June 2015
Volume 56, Issue 7
Free
ARVO Annual Meeting Abstract  |   June 2015
Characterization of Human Photoreceptor Packing Arrangement as a Function of Retinal Eccentricity using an Adaptive Optics Scanning Laser Ophthalmoscope (AO-SLO)
Author Affiliations & Notes
  • Elaine M Wells-Gray
    College of Optometry, Ohio State University, Columbus, OH
  • Susanna C Finn
    University of Massachusetts Lowell, Lowell, MA
  • Cherry Greiner
    InfraredX, Burlington, MA
  • Stacey S Choi
    College of Optometry, Ohio State University, Columbus, OH
  • Nathan Doble
    College of Optometry, Ohio State University, Columbus, OH
  • Footnotes
    Commercial Relationships Elaine Wells-Gray, None; Susanna Finn, None; Cherry Greiner, None; Stacey Choi, None; Nathan Doble, None
  • Footnotes
    Support None
Investigative Ophthalmology & Visual Science June 2015, Vol.56, 87. doi:
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      Elaine M Wells-Gray, Susanna C Finn, Cherry Greiner, Stacey S Choi, Nathan Doble; Characterization of Human Photoreceptor Packing Arrangement as a Function of Retinal Eccentricity using an Adaptive Optics Scanning Laser Ophthalmoscope (AO-SLO). Invest. Ophthalmol. Vis. Sci. 2015;56(7 ):87.

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      © ARVO (1962-2015); The Authors (2016-present)

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Abstract

Purpose: The human photoreceptor mosaic has been well characterized through histological measurements from excised retina. In vivo measurements of cone photoreceptor packing have been reported by several research groups out to retinal eccentricities of 15°. Reports of rod properties in vivo are not so common. The aim of this study was to examine the packing arrangement of cone and rod photoreceptors in vivo at greater eccentricities than have currently been reported.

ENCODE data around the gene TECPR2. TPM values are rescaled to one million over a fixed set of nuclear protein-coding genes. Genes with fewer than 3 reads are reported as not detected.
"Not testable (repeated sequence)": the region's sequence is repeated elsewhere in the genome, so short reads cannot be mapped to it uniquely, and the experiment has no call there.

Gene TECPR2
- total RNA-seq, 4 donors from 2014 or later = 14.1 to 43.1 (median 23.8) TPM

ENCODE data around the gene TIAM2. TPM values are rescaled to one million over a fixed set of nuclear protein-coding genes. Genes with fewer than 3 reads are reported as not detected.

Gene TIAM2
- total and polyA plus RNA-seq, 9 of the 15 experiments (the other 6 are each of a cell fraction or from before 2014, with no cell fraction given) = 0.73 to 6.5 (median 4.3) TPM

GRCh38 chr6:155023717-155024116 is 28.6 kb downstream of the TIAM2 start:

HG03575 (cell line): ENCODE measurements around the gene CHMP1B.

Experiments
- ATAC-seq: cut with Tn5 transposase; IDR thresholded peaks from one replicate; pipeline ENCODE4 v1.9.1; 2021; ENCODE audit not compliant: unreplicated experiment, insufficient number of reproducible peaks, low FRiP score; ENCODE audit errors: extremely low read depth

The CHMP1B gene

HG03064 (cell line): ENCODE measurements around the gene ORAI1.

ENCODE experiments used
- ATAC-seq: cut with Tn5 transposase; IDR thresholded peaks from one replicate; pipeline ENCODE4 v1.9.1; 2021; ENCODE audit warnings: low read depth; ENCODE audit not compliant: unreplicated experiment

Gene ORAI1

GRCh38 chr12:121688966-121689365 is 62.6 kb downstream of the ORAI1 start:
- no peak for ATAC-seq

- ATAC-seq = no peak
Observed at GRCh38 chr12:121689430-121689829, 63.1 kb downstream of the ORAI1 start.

Methods: An adaptive optics scanning laser ophthalmoscope (AO-SLO) was used to image two human control subjects at the foveal center and 4 temporal retinal (TR) eccentricities extending out to 25°. Both subjects had low refractive error without any history of retinal disease and were imaged over a dilated pupil diameter of 7.2 mm. The AO system employed a Shack-Hartmann wavefront sensor and a 97 actuator deformable mirror to measure and correct for the ocular aberrations. The imaging wavelength was 680 nm with a field of view of 0.9° x 1° on the retina. The frame acquisition rate was 30 Hz and the confocal pinhole diameter was set to 1 Airy disk. In the subsequent post-processing, individual frames underwent strip-wise registration to remove eye motion and were then averaged to increase the signal-to-noise ratio. At each retinal location, the cone and rod spacing were measured.

Results: The cone mosaic was clearly imaged at the fovea, 4, 8, and 13° TR in both subjects, and at 25° TR in subject 2. Mean cone spacing was 3.43 ± 0.44 µm, 9.01 ± 0.62 µm, 14.1 ± 1.86 µm, 18.1 ± 0.50 µm, and 19.7 µm, for fovea, 4°, 8°, 13°, and 25° TR respectively. The spacing increased sharply when moving out from the fovea, but then tapered beyond 8° TR. Rod photoreceptors were clearly visible at 4, 8, and 13° TR in both subjects, with mean spacing of 3.18 ± 0.03 µm, 3.31 ± 0.25 µm, and 3.82 ± 0.06 µm respectively. The visibility of the rod mosaic especially at the higher eccentricities was found to be highly sensitive to the plane of focus.

Conclusions: Results for both cone and rod photoreceptor spacing as a function of retinal eccentricity show good agreement with known distributions established by histology. This data can serve as a benchmark against which diseased retinas (e.g., age-related macular degeneration and retinitis pigmentosa) can be compared.

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